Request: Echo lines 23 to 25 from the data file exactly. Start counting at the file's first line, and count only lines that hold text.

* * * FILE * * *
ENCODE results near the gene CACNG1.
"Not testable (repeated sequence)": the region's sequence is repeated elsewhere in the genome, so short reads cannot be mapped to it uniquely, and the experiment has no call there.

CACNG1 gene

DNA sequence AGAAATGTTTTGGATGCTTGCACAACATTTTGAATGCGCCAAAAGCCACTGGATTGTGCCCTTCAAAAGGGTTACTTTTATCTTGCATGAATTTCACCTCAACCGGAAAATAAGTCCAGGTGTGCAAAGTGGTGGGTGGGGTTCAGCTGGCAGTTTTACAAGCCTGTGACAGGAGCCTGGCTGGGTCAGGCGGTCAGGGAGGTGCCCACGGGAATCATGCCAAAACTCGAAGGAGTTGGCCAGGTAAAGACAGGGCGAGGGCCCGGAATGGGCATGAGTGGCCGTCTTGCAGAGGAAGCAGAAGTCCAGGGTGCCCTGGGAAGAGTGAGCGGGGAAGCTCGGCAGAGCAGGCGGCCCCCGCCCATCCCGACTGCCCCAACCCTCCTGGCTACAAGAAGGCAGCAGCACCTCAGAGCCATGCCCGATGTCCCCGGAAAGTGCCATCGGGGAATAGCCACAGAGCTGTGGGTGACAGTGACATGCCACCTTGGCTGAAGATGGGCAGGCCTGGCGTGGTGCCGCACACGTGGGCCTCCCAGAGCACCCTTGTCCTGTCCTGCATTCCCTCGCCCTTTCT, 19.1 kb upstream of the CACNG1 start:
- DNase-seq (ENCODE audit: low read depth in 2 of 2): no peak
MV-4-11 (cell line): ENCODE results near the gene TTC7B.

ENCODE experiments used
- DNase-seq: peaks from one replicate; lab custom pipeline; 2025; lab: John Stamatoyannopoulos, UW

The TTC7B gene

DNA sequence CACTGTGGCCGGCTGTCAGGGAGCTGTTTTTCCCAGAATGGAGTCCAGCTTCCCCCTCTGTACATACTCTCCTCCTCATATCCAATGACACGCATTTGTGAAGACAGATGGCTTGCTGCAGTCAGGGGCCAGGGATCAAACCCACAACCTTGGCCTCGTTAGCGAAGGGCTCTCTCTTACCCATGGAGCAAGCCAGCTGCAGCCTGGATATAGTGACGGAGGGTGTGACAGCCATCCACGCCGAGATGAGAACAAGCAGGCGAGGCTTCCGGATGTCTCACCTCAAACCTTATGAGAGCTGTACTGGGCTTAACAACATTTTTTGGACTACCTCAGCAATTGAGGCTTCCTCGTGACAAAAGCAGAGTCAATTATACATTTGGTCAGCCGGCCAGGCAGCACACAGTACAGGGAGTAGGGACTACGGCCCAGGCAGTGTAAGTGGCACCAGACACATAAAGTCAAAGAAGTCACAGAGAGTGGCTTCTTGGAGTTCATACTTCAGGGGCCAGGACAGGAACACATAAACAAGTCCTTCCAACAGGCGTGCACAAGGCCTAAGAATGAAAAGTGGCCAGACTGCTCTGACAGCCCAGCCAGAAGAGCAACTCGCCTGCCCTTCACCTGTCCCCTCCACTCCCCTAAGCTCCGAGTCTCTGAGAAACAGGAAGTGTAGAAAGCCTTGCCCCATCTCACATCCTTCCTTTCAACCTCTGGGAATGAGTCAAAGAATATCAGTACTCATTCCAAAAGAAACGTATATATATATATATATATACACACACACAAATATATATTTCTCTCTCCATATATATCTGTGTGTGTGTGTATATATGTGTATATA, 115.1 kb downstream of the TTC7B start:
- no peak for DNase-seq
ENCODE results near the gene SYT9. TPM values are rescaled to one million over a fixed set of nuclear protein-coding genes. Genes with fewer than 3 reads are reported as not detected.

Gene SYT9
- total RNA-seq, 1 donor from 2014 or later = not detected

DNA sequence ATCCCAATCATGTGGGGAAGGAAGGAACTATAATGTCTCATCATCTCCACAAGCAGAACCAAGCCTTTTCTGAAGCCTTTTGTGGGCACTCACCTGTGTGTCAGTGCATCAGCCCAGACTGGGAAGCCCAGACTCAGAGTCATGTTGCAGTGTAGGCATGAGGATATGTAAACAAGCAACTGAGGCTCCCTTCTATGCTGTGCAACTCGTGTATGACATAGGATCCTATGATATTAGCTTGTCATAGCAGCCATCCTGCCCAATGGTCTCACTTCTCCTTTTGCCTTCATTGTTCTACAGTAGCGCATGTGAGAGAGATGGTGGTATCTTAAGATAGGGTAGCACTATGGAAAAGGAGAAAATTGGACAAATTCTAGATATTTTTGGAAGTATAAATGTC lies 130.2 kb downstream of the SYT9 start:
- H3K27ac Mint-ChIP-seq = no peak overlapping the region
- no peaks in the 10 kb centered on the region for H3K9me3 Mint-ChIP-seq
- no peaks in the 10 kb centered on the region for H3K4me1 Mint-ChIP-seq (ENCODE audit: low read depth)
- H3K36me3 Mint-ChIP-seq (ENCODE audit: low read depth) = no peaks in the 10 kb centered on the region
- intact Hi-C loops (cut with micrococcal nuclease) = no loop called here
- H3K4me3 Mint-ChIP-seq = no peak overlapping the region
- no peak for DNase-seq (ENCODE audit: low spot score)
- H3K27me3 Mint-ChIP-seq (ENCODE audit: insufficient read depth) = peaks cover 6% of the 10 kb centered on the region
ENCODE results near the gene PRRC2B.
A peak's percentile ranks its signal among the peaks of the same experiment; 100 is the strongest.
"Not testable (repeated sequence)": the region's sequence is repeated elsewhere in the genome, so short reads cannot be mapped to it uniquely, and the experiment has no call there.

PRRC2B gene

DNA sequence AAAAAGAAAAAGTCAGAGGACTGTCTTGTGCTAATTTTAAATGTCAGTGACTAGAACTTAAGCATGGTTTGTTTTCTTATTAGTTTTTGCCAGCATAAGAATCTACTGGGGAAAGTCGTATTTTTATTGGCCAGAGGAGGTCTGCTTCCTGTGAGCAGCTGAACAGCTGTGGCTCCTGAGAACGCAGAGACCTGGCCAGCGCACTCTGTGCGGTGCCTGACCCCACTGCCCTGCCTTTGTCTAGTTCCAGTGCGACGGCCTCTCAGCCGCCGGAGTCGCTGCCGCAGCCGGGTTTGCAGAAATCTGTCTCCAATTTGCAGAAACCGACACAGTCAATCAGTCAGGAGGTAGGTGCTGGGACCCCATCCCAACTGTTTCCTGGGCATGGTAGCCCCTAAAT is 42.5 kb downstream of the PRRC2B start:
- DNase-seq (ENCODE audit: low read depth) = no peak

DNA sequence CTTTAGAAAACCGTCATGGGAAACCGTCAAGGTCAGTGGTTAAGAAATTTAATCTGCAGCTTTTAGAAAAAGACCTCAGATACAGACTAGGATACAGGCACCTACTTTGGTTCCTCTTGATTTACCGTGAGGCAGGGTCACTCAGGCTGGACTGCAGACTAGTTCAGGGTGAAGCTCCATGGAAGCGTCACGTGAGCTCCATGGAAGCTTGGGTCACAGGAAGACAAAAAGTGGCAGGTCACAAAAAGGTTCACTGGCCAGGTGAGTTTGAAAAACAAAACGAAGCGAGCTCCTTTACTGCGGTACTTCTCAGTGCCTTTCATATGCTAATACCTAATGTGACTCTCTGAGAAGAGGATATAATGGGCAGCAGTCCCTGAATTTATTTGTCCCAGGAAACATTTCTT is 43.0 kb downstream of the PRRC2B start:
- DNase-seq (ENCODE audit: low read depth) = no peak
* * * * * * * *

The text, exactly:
- H3K27me3 Mint-ChIP-seq (ENCODE audit: insufficient read depth) = peaks cover 6% of the 10 kb centered on the region
ENCODE results near the gene PRRC2B.
A peak's percentile ranks its signal among the peaks of the same experiment; 100 is the strongest.